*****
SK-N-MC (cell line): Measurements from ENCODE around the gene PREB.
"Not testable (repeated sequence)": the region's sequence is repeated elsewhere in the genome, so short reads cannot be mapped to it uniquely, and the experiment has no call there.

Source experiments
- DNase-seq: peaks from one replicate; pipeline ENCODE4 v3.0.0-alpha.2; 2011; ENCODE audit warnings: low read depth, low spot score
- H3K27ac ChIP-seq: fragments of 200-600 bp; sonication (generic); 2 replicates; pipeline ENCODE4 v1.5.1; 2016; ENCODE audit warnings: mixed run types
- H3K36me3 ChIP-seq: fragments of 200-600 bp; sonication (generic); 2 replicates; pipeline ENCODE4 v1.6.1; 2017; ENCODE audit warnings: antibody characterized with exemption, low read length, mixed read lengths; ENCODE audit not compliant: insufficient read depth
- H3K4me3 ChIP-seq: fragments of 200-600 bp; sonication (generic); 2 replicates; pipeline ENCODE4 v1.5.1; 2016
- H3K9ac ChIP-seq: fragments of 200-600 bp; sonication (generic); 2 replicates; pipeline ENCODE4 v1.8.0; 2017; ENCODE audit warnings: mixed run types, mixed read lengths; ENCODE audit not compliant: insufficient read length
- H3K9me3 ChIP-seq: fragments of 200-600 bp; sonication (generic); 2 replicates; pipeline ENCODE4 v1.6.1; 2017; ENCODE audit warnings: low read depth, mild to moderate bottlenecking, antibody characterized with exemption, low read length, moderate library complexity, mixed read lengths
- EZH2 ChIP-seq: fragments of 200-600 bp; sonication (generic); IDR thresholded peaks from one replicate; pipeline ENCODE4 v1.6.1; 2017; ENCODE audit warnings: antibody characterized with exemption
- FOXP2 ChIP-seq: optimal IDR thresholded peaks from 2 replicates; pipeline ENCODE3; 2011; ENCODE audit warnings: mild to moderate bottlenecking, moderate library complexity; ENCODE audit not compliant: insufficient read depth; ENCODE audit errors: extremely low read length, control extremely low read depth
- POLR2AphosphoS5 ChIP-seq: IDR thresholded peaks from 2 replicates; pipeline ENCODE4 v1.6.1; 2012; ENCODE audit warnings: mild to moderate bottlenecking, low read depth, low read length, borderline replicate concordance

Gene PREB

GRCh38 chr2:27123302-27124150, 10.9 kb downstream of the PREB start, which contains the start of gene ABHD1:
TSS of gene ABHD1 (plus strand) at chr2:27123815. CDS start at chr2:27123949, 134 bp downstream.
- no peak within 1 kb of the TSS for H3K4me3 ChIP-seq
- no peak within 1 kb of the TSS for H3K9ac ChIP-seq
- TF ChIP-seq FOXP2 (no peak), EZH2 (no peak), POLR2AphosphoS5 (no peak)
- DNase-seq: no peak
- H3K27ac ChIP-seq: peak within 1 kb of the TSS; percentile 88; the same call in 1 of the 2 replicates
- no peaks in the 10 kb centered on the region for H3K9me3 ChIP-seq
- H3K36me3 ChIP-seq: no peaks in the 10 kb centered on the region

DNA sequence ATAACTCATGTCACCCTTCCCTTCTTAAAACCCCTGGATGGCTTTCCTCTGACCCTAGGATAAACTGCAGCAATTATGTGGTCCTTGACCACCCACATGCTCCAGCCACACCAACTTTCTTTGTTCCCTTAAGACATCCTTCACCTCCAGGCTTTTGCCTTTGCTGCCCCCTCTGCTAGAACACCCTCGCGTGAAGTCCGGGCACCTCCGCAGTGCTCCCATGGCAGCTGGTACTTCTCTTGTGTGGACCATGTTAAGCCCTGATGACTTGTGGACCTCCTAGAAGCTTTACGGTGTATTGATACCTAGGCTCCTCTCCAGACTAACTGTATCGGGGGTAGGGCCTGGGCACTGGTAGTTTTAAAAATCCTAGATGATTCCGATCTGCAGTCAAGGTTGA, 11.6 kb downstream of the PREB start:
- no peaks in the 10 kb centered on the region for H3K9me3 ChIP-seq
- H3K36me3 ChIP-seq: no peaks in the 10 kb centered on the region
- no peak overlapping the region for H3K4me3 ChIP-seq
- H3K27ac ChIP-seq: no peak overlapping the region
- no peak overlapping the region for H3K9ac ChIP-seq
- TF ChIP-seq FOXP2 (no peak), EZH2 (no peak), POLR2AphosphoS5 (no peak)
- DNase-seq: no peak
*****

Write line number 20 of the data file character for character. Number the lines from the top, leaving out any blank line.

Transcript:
- H3K27ac ChIP-seq: peak within 1 kb of the TSS; percentile 88; the same call in 1 of the 2 replicates